Un borghese piccolo piccolo

Watch Un borghese piccolo piccolo

  • 1977
  • 1 hr 58 min
  • 7.8  (3,030)

Un borghese piccolo piccolo, directed by Mario Monicelli, is an Italian comedy-drama movie that was released in 1977. The movie stars Alberto Sordi as the main character, Bruno Baldassarre, a middle-aged man who works as a clerk at a government office in Rome. The movie is a poignant commentary on the social and political realities of post-World War II Italy, with the focus on the struggles of the middle-class, and their aspirations and disappointments.

The movie begins with Bruno Baldassarre receiving the news of his son's tragic death, who was killed in Rome by some criminals. The news shatters him, and he struggles to deal with his grief. Bruno's wife, Anna, played by Shelley Winters, is equally distraught and overbearing, and she constantly reminds Bruno of the loss of their son.

Bruno, who is a decent person and devoted father, decides to seek justice for his son's death, and his quest leads him to the corrupt, criminal underworld of Rome. In his pursuit of justice, he comes across a series of obstacles, and soon realizes that to get justice, he has to play dirty.

As he descends deeper into the underworld, he discovers that the people who control the system, are the very ones who are responsible for his son's death. He finds himself at odds with the cynical and indifferent bureaucracy of the police who treat his son's death as just another statistic. Bruno's journey of self-discovery, his disillusionment with the justice system, and his eventual acceptance of defeat are the central themes of the movie.

Alberto Sordi's portrayal of Bruno Baldassarre is a masterclass in acting. He effortlessly brings to life the character of a middle-class Italian man, with his quirks, frustrations, and dreams. He is at once sad, funny, and endearing, and his performance brings depth to the character. Shelley Winters is equally impressive as Anna, playing the role of a doting but overbearing mother with conviction.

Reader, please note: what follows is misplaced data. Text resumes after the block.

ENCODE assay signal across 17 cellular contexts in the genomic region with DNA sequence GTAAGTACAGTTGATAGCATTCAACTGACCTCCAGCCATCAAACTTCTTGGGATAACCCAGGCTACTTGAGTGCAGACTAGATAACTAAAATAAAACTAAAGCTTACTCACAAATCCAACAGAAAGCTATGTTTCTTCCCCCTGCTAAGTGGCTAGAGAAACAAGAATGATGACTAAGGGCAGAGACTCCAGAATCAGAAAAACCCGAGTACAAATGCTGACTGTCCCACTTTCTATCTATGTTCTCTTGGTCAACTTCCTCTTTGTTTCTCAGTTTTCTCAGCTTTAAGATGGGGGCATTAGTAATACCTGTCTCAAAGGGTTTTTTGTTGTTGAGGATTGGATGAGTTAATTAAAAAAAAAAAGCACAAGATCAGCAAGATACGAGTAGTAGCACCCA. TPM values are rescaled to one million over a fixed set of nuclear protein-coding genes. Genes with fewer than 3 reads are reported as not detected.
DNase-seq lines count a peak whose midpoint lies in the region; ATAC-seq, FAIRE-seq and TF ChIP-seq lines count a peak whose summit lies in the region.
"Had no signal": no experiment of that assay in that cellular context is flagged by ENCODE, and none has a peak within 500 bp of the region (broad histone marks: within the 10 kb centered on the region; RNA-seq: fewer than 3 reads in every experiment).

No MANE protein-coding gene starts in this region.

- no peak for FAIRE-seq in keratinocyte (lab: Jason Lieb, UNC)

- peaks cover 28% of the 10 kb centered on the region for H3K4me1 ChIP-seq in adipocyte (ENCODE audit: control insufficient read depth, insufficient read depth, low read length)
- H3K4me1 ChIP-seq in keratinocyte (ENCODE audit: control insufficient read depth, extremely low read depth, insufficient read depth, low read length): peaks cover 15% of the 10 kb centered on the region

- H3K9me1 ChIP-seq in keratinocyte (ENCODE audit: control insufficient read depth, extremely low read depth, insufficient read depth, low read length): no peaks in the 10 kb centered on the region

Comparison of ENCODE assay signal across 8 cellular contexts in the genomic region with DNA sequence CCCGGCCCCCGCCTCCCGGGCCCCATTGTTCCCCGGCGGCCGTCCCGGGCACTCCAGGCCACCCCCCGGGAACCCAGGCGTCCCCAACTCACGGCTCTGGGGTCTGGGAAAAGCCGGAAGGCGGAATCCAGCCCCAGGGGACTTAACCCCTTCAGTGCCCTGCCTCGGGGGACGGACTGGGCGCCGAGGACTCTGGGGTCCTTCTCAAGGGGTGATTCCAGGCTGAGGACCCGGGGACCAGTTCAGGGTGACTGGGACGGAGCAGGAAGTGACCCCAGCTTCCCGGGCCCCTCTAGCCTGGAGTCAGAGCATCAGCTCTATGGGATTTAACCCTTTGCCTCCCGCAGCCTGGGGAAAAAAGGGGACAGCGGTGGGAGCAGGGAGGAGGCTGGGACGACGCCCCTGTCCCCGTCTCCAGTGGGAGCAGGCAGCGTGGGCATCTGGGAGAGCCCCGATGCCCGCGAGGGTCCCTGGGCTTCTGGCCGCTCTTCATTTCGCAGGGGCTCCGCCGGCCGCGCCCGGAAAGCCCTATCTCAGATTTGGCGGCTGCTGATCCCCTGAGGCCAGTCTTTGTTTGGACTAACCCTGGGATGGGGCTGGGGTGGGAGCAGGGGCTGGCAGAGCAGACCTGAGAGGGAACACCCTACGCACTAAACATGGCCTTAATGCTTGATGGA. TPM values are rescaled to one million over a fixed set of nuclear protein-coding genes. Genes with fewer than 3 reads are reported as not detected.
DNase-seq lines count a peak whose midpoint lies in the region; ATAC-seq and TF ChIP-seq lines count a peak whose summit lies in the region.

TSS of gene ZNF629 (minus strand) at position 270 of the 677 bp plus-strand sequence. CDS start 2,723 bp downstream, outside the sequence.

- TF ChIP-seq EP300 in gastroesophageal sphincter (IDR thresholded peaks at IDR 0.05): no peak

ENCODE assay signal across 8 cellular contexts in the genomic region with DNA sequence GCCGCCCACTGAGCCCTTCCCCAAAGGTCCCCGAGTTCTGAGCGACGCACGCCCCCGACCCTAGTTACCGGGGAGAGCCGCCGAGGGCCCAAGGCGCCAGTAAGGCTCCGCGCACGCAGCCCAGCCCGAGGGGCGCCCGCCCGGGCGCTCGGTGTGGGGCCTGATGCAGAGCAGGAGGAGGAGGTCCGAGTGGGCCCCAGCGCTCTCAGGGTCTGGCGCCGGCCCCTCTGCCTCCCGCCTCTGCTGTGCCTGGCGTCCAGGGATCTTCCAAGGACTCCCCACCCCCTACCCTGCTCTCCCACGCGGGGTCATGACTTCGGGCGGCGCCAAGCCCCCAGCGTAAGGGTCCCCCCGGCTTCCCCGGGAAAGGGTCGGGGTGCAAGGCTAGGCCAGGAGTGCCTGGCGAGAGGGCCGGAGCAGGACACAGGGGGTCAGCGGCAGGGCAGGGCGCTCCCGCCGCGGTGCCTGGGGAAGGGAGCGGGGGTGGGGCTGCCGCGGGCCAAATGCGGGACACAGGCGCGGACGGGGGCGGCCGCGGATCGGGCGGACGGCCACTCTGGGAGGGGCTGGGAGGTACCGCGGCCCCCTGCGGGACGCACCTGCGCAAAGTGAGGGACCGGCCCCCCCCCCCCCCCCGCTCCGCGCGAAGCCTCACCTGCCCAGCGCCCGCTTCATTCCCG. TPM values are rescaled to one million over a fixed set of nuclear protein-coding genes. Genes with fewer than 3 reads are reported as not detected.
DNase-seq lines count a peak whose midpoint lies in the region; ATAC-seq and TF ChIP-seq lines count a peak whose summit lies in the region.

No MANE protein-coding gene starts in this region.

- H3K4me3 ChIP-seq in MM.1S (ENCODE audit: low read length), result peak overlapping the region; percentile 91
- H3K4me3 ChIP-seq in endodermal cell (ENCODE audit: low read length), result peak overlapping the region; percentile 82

Vincenzo Crocitti, who plays Bruno's best friend, provides comic relief in an otherwise serious movie. His character is a street-smart, comic, and a foil to Bruno's straight-laced personality. His scenes with Bruno are some of the funniest in the movie, and he adds a touch of levity to the otherwise gloomy storyline.

The movie's cinematography is excellent, with the camera capturing the grittiness of Rome's streets, and the lush beauty of the Italian countryside. The movie's score is poignant and understated, and it enhances the movie's melancholic tone.

The movie's director, Mario Monicelli, expertly balances the movie's comedic and dramatic elements, and he provides a nuanced commentary on the Italian class system, and the country's justice system.

Overall, Un borghese piccolo piccolo is a poignant, insightful, and entertaining movie that will strike a chord with anyone who has experienced the frustration of trying to get justice in a corrupt system. It's an Italian classic that has stood the test of time and remains relevant today.

Un borghese piccolo piccolo
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  • Release Date
  • Runtime
    1 hr 58 min
  • Language
  • IMDB Rating
    7.8  (3,030)